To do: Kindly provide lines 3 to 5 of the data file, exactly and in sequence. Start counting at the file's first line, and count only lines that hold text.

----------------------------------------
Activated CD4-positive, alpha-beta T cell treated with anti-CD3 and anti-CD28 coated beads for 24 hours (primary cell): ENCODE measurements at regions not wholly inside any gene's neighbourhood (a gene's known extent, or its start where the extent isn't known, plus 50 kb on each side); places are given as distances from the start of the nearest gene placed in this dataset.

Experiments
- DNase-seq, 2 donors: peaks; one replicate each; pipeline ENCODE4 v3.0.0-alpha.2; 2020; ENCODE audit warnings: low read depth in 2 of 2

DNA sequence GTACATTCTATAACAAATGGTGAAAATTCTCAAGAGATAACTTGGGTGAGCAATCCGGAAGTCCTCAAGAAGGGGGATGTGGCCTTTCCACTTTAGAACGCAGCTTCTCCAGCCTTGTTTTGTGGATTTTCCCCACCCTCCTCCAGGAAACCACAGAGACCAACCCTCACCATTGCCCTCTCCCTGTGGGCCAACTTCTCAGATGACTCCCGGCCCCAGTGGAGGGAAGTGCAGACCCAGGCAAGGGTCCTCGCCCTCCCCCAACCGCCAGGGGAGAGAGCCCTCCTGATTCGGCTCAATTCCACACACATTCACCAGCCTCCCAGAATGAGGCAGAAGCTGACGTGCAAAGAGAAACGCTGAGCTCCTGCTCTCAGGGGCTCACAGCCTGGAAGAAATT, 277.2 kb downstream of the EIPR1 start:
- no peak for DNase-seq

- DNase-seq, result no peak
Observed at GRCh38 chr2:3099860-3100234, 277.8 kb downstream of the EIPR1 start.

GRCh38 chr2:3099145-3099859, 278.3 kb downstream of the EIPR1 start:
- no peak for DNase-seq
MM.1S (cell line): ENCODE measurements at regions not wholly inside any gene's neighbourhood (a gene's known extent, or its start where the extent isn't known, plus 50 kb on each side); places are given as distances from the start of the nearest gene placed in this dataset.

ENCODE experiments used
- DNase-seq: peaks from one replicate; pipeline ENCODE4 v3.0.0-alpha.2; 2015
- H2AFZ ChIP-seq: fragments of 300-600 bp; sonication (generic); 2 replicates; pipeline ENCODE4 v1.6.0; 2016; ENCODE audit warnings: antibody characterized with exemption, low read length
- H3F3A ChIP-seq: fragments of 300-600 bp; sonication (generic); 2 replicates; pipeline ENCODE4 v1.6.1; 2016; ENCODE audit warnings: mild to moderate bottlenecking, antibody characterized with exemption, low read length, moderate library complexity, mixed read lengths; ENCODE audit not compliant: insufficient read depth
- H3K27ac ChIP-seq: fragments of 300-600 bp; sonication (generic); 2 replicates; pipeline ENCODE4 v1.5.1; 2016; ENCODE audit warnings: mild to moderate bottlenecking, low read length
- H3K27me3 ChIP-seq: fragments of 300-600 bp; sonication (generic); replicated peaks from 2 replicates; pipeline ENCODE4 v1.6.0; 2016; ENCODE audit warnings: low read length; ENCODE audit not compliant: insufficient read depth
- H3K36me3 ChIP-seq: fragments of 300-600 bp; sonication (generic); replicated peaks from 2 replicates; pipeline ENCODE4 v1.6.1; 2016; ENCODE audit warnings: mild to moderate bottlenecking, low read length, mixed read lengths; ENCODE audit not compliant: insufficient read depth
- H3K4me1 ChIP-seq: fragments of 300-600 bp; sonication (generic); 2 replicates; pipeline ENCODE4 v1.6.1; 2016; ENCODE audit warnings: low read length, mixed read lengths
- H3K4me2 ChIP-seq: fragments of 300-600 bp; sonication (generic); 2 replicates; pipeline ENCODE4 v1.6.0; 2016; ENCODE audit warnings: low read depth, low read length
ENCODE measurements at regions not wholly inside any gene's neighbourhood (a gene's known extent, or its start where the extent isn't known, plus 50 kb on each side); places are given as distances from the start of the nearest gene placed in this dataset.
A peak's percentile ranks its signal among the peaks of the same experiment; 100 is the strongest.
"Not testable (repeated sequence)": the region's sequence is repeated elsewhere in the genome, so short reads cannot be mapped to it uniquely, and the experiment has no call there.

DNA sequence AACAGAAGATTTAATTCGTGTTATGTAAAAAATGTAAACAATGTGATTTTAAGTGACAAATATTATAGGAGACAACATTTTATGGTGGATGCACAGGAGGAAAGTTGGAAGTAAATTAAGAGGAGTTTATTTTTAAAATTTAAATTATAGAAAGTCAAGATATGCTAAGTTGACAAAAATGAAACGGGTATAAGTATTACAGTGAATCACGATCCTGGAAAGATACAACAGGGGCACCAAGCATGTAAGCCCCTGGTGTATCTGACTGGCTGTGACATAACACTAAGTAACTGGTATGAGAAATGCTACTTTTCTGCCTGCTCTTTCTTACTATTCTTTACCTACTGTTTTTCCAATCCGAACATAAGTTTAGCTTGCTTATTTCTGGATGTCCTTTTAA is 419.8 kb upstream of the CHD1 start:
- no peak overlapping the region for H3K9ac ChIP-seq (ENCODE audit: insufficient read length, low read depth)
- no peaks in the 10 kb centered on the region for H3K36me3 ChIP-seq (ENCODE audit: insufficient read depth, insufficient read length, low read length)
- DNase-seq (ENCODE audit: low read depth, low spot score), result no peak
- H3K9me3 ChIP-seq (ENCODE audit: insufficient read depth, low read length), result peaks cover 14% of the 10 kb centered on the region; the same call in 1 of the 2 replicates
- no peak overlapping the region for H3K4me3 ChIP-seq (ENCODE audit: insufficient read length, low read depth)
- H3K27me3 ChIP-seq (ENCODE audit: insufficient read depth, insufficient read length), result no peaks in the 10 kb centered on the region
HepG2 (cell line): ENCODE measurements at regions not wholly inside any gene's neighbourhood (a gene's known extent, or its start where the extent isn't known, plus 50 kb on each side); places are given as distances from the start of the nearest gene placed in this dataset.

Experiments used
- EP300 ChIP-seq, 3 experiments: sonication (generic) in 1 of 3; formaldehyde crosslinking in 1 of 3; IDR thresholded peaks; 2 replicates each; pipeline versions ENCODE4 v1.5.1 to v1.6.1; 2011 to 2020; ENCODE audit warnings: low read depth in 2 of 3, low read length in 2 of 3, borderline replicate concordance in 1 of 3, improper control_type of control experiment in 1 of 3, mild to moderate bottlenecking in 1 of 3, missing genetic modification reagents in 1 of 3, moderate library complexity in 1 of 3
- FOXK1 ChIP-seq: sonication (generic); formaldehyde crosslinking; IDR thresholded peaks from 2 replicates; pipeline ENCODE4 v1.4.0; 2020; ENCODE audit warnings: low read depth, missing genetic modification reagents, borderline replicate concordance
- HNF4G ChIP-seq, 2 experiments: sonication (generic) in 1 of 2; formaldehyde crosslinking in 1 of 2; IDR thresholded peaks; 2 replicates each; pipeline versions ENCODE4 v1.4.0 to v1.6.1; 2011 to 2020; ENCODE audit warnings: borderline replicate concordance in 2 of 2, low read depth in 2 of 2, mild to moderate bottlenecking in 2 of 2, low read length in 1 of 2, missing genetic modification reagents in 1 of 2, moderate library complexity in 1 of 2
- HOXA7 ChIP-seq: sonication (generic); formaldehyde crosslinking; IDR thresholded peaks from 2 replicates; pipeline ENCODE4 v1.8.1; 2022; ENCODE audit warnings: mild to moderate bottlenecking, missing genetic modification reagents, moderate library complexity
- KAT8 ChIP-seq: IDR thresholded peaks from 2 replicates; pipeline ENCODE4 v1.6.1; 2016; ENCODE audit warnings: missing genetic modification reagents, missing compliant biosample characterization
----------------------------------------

- DNase-seq, 2 donors: peaks; one replicate each; pipeline ENCODE4 v3.0.0-alpha.2; 2020; ENCODE audit warnings: low read depth in 2 of 2

DNA sequence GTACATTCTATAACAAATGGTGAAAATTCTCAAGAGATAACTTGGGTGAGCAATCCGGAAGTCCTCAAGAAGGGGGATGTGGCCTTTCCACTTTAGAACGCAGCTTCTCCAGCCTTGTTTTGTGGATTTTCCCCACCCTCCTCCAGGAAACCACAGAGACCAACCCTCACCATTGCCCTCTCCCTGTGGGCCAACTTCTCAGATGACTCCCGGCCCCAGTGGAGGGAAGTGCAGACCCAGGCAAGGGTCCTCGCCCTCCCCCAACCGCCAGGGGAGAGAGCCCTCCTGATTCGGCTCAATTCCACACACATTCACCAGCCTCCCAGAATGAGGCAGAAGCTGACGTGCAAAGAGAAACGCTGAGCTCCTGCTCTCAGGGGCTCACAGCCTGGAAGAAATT, 277.2 kb downstream of the EIPR1 start:
- no peak for DNase-seq